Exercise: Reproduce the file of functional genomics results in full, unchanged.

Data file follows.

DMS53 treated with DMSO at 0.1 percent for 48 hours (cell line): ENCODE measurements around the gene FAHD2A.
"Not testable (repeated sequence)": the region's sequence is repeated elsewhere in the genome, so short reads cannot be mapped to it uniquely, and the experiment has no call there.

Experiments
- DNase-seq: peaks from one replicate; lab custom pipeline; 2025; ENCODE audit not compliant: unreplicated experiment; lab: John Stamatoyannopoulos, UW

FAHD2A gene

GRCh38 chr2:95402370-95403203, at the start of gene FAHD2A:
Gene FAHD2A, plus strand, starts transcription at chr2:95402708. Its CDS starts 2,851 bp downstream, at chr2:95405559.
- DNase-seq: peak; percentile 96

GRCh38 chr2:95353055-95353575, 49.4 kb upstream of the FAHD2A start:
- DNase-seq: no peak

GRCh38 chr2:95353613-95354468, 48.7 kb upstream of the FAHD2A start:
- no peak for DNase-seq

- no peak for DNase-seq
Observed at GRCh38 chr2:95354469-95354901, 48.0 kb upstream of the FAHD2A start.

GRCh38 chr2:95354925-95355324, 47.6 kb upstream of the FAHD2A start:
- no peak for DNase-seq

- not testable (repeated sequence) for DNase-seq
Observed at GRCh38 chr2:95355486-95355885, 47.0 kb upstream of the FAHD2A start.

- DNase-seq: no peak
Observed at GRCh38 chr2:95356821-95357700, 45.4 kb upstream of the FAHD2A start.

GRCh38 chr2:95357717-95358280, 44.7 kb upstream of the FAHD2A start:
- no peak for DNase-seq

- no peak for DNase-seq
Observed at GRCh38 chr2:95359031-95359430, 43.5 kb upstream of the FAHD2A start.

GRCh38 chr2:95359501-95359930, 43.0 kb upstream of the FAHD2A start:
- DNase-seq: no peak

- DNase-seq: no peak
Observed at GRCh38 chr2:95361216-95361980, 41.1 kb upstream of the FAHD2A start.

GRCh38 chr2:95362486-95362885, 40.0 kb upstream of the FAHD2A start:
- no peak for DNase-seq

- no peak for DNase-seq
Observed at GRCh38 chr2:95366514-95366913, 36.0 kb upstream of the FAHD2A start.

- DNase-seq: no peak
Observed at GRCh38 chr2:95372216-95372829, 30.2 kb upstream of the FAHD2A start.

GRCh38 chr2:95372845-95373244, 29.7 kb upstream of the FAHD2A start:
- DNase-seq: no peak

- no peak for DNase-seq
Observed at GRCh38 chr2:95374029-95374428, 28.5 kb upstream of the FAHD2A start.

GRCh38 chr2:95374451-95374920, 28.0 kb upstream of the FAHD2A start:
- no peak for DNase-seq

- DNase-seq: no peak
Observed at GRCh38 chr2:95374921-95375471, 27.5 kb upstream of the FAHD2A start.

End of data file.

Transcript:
DMS53 treated with DMSO at 0.1 percent for 48 hours (cell line): ENCODE measurements around the gene FAHD2A.
"Not testable (repeated sequence)": the region's sequence is repeated elsewhere in the genome, so short reads cannot be mapped to it uniquely, and the experiment has no call there.

Experiments
- DNase-seq: peaks from one replicate; lab custom pipeline; 2025; ENCODE audit not compliant: unreplicated experiment; lab: John Stamatoyannopoulos, UW

FAHD2A gene

GRCh38 chr2:95402370-95403203, at the start of gene FAHD2A:
Gene FAHD2A, plus strand, starts transcription at chr2:95402708. Its CDS starts 2,851 bp downstream, at chr2:95405559.
- DNase-seq: peak; percentile 96

GRCh38 chr2:95353055-95353575, 49.4 kb upstream of the FAHD2A start:
- DNase-seq: no peak

GRCh38 chr2:95353613-95354468, 48.7 kb upstream of the FAHD2A start:
- no peak for DNase-seq

- no peak for DNase-seq
Observed at GRCh38 chr2:95354469-95354901, 48.0 kb upstream of the FAHD2A start.

GRCh38 chr2:95354925-95355324, 47.6 kb upstream of the FAHD2A start:
- no peak for DNase-seq

- not testable (repeated sequence) for DNase-seq
Observed at GRCh38 chr2:95355486-95355885, 47.0 kb upstream of the FAHD2A start.

- DNase-seq: no peak
Observed at GRCh38 chr2:95356821-95357700, 45.4 kb upstream of the FAHD2A start.

GRCh38 chr2:95357717-95358280, 44.7 kb upstream of the FAHD2A start:
- no peak for DNase-seq

- no peak for DNase-seq
Observed at GRCh38 chr2:95359031-95359430, 43.5 kb upstream of the FAHD2A start.

GRCh38 chr2:95359501-95359930, 43.0 kb upstream of the FAHD2A start:
- DNase-seq: no peak

- DNase-seq: no peak
Observed at GRCh38 chr2:95361216-95361980, 41.1 kb upstream of the FAHD2A start.

GRCh38 chr2:95362486-95362885, 40.0 kb upstream of the FAHD2A start:
- no peak for DNase-seq

- no peak for DNase-seq
Observed at GRCh38 chr2:95366514-95366913, 36.0 kb upstream of the FAHD2A start.

- DNase-seq: no peak
Observed at GRCh38 chr2:95372216-95372829, 30.2 kb upstream of the FAHD2A start.

GRCh38 chr2:95372845-95373244, 29.7 kb upstream of the FAHD2A start:
- DNase-seq: no peak

- no peak for DNase-seq
Observed at GRCh38 chr2:95374029-95374428, 28.5 kb upstream of the FAHD2A start.

GRCh38 chr2:95374451-95374920, 28.0 kb upstream of the FAHD2A start:
- no peak for DNase-seq

- DNase-seq: no peak
Observed at GRCh38 chr2:95374921-95375471, 27.5 kb upstream of the FAHD2A start.